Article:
Snake oil on the Internet

September 20, 1999

Snake oil on the Internet

Snake oil on the Internet

Memo from the Editor

By Jeff Forster, Editor

Back in the 1970s, an American medical missionary ended more than twodecades of utter seclusion in rural China and emerged into a world he barelyrecognized. I remember his bewildered expression as he faced a horde ofmicrophones and shared his first impressions of late-20th-century civilization:"I can't imagine that all this . . . information . . . is conduciveto peace of mind."

I wonder what he would say today, now that we have scores of channelson cable, now that we have the Internet, now that the information explosionstages a daily assault on the eyes, ears, mind, body, and soul.

I realized how much the world had changed when I found a Web site forthe Franciscan Sisters and Friars of the Atonement in New York state (www.graymoor.org). They have taken vowsof poverty and chastity--but apparently not silence.

I'm truly heartened to find evidence of their good works on the Web.But if the information explosion can work in such mysterious and wonderfulways, it can also do harm at other, less benevolent sites. Forget--for themoment, anyway--the problems of sex and violence on the Net, and considerthe abundance of health-related information that lies but a click or keystrokeaway.

Much of it is very, very good, and holds great promise for improvingpublic knowledge and enhancing doctor-patient relationships. Unfortunately,much of it is horrid, and underscores the importance of vigilance againstmisguided, misleading, or even poisonous information.

In June, the Federal Trade Commission issued a Consumer Alert, warningthat "some unscrupulous marketers are using cyberspace to peddle 'miracle'treatments and cures to vulnerable consumers." For further details,simply go to www.ftc.gov and click onConsumer Protection. Complaints can be filed directly on the Web site orby calling, toll-free, 877-FTC-HELP (382-4357).

The FTC and FDA also issued warnings about unapproved HIV home test kitssold on the Internet. Meanwhile, the AMA and others are calling for legislativecurbs on the excesses of Web prescribing. It's the wild frontier out there(or in there, or wherever cyberspace actually exists). Authorities justshut down a Web site called get-it-on.com,which freely dispensed Viagra. The physician who ran that site is undercriminal indictment.

Sure, snake oil is as ancient as Hippocrates, but now it is incrediblyaccessible, worldwide. By one estimate, 46 percent of those who surf theNet are searching for health information. According to another report, some17.5 million American adults are turning to the Net for medical guidance--inmany cases, because they don't get it from their doctor.

Fortunately, a number of public-spirited health organizations have takenit upon themselves to evaluate the quality of what's on the Net and to promotethe good stuff while weeding out the bad. They include:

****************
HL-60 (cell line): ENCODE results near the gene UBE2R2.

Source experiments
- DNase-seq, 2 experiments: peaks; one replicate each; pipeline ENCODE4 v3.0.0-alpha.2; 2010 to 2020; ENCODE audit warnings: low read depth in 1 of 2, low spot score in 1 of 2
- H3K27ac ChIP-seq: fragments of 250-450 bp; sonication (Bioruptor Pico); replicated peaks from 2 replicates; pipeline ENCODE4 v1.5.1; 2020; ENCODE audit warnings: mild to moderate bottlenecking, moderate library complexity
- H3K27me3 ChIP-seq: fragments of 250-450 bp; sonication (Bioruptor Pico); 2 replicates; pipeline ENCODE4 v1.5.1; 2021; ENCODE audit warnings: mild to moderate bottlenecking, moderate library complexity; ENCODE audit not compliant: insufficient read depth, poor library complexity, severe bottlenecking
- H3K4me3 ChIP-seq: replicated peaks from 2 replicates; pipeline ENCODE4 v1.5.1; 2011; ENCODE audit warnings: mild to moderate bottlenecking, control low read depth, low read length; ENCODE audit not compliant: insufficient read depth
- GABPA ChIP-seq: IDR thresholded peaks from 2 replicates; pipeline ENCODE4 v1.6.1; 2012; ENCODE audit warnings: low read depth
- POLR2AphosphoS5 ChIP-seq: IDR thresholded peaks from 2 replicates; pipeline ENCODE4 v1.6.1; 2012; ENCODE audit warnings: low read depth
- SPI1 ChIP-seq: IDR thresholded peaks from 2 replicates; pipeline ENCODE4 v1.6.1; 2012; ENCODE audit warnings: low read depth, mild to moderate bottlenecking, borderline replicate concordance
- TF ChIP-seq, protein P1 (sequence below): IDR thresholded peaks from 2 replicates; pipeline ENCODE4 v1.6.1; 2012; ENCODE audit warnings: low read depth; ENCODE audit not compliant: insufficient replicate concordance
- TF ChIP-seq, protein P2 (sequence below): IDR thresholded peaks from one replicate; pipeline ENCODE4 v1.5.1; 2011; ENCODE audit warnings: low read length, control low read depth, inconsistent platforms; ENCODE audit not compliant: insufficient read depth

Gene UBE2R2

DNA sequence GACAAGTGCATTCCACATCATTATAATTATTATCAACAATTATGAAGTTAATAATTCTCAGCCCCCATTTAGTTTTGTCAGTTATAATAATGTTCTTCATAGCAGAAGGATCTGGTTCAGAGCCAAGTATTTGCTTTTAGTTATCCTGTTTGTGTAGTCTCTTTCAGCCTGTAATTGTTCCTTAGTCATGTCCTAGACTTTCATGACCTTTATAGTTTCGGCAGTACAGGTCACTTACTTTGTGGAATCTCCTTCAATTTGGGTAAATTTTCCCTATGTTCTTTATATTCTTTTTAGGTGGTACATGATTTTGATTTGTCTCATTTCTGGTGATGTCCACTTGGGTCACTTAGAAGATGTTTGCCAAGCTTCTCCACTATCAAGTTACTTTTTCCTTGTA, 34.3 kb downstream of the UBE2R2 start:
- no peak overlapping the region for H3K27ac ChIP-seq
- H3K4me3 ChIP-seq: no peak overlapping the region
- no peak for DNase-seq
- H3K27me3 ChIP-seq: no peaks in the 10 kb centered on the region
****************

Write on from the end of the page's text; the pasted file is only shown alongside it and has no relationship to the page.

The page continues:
• Internet Healthcare Coalition, whose mission is to promote "Quality Healthcare Resources on the Internet" (www.ihc.net).
  • National Council for Reliable Health Information, headed by Kansas City FP John Renner (www.healthscout.com ).
  • Quackwatch (www.quackwatch.com ), a site maintained by Pennsylvania psychiatrist and antifraud crusader Stephen Barrett.
  • Health Information Technology Institute of Mitretek Systems, a nonprofit company based in McLean, VA (hitiweb.mitretek.org ).
  • Another such organization, called the Health Information Resource Center, recently sponsored the first annual World Wide Web Health Awards, designed to help health professionals and the public find sites that offer accurate, up-to-date information (www.healthawards.com ).

The irony is that these organizations are fighting for what every conveyorof information--and information about information--is fighting for thesedays: the eyes, ears, hearts, minds, and souls of the body public. The challengeis to distill and interpret the overwhelming volume of information, makesense of it, and deliver a coherent message to the intended audience.

Come to think of it, that's the same task we set for ourselves in servingyou, the reader. Our mission is to provide you with the best and latestinformation and advice on medical practice, offered up in palatable, digestibleservings. As part of that mission, I promise you we'll join with all public-spiritedindividuals and organizations in combating bad health information conveyedthrough any medium, and in promoting the good.

"The rapid growth of the Internet and its use across many differentdemographic lines suggest that it is not simply a passing fancy but representsa fundamental change in how we obtain and share information," BrooksS. Edwards, a cardiologist at the Mayo Clinic, wrote in Minnesota Medicinein April. Edwards is medical editor of Mayo Clinic Health Oasis, a healthsite for the public ( www.mayohealth.org).He added: "The Internet is the open door to the information age andgives users access to knowledge previously unavailable. Medical Web siteusers can become better consumers of health resources and better partnersin the doctor-patient relationship."

Amen. As the Internet opens up the floodgates of information, patienteducation is more important than ever. Consider us your partners in thatendeavor, and call on us whenever we can be of help.

A final thought: Where the Internet is concerned, we'd all do well toremember a saying of the Buddha: "Believe nothing, no matter whereyou read it, or who said it, no matter if I have said it, unless it agreeswith your own reason and your own common sense."

By the way, I found that quote on the Internet.



Jeff Forster. Snake oil on the Internet. Medical Economics 1999;18:8.